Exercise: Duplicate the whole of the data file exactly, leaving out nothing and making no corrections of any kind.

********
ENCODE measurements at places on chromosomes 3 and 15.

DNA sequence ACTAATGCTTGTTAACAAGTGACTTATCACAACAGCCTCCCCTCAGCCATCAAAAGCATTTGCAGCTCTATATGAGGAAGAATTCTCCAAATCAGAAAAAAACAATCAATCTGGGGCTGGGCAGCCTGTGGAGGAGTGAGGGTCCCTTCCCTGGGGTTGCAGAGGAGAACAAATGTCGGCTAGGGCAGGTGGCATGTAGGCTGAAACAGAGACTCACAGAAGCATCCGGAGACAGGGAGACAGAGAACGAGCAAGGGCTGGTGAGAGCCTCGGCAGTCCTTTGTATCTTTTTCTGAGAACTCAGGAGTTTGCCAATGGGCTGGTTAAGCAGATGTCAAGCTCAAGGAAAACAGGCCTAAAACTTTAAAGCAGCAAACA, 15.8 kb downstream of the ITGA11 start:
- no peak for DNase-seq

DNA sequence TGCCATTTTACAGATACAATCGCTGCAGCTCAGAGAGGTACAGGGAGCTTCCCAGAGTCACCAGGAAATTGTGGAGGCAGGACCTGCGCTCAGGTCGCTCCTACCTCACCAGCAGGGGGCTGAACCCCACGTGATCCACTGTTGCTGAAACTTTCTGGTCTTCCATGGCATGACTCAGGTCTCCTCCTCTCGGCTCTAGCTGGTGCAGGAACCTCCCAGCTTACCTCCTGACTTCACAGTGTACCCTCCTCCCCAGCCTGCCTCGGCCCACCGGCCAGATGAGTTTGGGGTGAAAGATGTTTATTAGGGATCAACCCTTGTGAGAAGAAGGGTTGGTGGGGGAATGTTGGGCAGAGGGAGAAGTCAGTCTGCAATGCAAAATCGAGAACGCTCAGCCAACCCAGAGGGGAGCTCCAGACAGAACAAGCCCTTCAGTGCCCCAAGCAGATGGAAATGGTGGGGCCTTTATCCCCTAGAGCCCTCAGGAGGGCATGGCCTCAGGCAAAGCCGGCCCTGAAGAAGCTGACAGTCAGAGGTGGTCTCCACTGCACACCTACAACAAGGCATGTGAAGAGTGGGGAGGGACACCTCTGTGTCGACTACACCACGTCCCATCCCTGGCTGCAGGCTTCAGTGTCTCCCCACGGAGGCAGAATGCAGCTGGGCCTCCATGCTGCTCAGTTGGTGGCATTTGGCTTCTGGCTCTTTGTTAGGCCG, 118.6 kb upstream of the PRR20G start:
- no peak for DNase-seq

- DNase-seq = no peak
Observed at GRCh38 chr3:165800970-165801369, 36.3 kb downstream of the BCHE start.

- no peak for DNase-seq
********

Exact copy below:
ENCODE measurements at places on chromosomes 3 and 15.

DNA sequence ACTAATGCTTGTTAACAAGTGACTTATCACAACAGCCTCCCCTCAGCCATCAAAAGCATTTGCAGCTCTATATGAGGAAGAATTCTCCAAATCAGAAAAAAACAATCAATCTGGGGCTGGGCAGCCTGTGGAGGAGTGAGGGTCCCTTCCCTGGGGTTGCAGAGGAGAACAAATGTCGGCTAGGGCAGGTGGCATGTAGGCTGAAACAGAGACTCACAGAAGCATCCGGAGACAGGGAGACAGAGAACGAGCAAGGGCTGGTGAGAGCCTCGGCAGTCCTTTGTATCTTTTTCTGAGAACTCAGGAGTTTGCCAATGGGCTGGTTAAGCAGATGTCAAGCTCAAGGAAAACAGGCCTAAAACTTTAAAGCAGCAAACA, 15.8 kb downstream of the ITGA11 start:
- no peak for DNase-seq

DNA sequence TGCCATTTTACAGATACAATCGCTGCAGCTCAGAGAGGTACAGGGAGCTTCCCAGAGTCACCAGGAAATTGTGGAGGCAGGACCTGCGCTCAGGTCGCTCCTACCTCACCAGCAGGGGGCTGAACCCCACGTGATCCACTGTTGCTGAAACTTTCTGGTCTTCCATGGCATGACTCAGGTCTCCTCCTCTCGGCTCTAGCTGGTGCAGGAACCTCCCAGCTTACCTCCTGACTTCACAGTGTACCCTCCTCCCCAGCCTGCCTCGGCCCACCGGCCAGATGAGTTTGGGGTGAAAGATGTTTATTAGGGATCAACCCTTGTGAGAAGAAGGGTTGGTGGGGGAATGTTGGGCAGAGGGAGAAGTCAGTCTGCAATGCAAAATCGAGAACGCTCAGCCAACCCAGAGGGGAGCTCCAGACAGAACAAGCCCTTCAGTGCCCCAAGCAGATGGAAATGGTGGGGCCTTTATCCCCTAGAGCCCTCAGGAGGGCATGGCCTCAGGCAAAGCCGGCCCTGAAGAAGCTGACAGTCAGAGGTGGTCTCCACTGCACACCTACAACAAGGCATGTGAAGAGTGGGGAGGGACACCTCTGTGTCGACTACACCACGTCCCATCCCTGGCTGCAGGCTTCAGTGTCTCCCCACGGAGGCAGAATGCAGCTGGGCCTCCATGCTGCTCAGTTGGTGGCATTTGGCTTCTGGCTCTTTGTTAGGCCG, 118.6 kb upstream of the PRR20G start:
- no peak for DNase-seq

- DNase-seq = no peak
Observed at GRCh38 chr3:165800970-165801369, 36.3 kb downstream of the BCHE start.

- no peak for DNase-seq